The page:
Building value in forwarder relationships

Building value in forwarder relationships

Does it feel like you are frequently in crisis management mode — forced to make ad hoc decisions, reacting to unpredictable ocean freight rates, equipment and space shortages, and transit time variability? You are not alone. In such a dynamic environment, we constantly analyze our global supply chains, redefining which pain points matter and what we are doing to actually lessen the strain. I suggest we should also be evaluating our service providers, to make sure our values and goals are aligned and that they have the capability and motivation to reliably meet our service level expectations.

As in any alliance, relationships often fail because the two parties have different expectations, do not communicate well, and perhaps are just not naturally aligned. Say you are the global logistics manager of a smaller US importer — perhaps you would be better served by a niche forwarder who appreciates your 2,000 TEU annual volume and will strive to meet your expectations; whereas the major freight forwarder (or even carrier) might take your volume for granted. Also, if you are primarily sourcing from Southeast Asia and the challenges you face are occurring in that region, it may behoove you to work backwards and interview a few forwarders based there, and secondarily concern yourself on their US representation for documentation release (the easier part). For example, if the Vietnam-based forwarder is the one negotiating with the carriers on rate and space commitments, would you not be better off dealing directly with them? If you ask a few of your Asian suppliers to recommend a couple of local forwarders and you find a common name match from more than one of your suppliers — bingo.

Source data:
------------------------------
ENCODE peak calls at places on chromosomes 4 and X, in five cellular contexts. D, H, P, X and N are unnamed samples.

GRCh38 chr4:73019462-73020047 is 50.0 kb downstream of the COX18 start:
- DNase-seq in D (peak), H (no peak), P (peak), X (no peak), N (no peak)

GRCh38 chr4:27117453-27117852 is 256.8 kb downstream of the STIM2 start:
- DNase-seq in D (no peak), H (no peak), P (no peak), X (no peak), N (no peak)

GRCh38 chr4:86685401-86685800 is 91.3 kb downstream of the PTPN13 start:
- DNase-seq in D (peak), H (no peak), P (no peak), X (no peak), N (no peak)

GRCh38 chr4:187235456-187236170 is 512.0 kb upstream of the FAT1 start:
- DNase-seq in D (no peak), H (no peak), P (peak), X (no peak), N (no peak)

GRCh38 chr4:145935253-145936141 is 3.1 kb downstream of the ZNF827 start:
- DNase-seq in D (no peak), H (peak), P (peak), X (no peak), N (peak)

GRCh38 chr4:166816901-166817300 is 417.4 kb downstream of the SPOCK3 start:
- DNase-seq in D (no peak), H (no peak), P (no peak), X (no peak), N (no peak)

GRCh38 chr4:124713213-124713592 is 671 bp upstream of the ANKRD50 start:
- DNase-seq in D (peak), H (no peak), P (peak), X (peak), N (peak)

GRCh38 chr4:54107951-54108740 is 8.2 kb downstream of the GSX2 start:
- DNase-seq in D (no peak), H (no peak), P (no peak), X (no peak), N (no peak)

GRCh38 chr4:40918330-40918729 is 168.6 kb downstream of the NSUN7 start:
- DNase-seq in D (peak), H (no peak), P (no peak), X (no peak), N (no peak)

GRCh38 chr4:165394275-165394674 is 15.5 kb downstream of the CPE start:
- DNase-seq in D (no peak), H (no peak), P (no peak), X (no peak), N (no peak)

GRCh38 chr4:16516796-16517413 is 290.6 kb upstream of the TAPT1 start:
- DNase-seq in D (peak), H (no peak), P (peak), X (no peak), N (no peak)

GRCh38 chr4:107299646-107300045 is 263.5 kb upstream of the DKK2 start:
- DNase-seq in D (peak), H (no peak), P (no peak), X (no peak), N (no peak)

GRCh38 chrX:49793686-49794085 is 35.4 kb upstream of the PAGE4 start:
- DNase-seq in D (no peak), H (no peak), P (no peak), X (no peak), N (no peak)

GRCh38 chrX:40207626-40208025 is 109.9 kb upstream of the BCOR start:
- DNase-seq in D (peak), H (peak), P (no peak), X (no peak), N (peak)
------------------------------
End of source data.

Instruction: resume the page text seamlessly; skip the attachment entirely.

While I am not a fan of polygamy, I do encourage my peers to maintain two forwarder service providers and one back-up (eager to prove their capability to come through in the clutch). What you may quickly learn is that each forwarder has their own carrier contracts and it’s likely that one is tighter with the 2M Alliance (Maersk and Mediterranean Shipping Co.) and the other has a better relationship with the Ocean Alliance (COSCO, CMA CGM, and Evergreen), and yet another has contracts with THE Alliance (Hapag-Lloyd, Ocean Network Express, HMM, and Yang Ming). Thus, it makes sense to learn this during the interview process and to purposefully pick forwarders with divergent allegiances. On a given week, if one forwarder reports that the vessel is full, you can check with your other forwarder(s) to see if their allied carrier has space.

Aside from strategically selecting your forwarder partners, it is important to prioritize your own wants and needs. For example, during a space crunch, you may be willing to pay a large premium over the spot freight rate; however, if your provider still cannot get you space, it would be for naught. Again, this is a conversation you should have with your forwarder before that situation happens — to state your needs in advance so that you and your partner already have a Plan B in place for that eventuality. If one of your needs is an accurate tracking system which alerts you whenever there is a deviation to the ETA, then make this priority need known in advance. How can you reasonably expect the forwarder to meet your needs if you do not elaborate on what those needs are?